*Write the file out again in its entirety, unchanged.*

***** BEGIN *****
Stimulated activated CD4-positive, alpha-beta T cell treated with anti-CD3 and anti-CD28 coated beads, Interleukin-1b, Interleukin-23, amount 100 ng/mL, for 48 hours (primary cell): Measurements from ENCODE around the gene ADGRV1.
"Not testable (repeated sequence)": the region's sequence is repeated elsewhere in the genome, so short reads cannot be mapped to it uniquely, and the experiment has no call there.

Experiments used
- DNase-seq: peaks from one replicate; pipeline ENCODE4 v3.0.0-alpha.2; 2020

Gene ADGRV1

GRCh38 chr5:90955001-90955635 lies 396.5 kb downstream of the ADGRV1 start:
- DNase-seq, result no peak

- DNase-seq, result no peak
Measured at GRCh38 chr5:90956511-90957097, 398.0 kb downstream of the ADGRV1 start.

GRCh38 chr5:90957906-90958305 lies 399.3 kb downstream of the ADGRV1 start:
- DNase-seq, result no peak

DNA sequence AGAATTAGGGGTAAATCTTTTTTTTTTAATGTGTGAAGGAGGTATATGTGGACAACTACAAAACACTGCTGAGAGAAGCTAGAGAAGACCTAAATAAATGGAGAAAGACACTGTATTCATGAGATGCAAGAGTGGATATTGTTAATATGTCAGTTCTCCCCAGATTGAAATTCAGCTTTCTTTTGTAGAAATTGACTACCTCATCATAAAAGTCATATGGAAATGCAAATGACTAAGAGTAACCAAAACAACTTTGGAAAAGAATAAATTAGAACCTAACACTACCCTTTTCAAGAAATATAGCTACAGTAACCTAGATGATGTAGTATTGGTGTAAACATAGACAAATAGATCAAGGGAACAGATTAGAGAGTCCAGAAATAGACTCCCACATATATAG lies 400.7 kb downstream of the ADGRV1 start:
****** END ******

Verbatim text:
Stimulated activated CD4-positive, alpha-beta T cell treated with anti-CD3 and anti-CD28 coated beads, Interleukin-1b, Interleukin-23, amount 100 ng/mL, for 48 hours (primary cell): Measurements from ENCODE around the gene ADGRV1.
"Not testable (repeated sequence)": the region's sequence is repeated elsewhere in the genome, so short reads cannot be mapped to it uniquely, and the experiment has no call there.

Experiments used
- DNase-seq: peaks from one replicate; pipeline ENCODE4 v3.0.0-alpha.2; 2020

Gene ADGRV1

GRCh38 chr5:90955001-90955635 lies 396.5 kb downstream of the ADGRV1 start:
- DNase-seq, result no peak

- DNase-seq, result no peak
Measured at GRCh38 chr5:90956511-90957097, 398.0 kb downstream of the ADGRV1 start.

GRCh38 chr5:90957906-90958305 lies 399.3 kb downstream of the ADGRV1 start:
- DNase-seq, result no peak

DNA sequence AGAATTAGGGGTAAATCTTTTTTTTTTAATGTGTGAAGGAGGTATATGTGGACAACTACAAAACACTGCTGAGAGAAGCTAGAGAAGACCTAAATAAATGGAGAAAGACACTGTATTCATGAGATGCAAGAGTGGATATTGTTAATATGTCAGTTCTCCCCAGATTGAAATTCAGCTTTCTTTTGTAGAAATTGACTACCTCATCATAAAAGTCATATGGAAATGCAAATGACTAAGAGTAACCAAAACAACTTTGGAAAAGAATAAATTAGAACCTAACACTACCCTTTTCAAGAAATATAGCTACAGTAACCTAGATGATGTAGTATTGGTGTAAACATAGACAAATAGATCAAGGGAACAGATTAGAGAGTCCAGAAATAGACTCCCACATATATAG lies 400.7 kb downstream of the ADGRV1 start: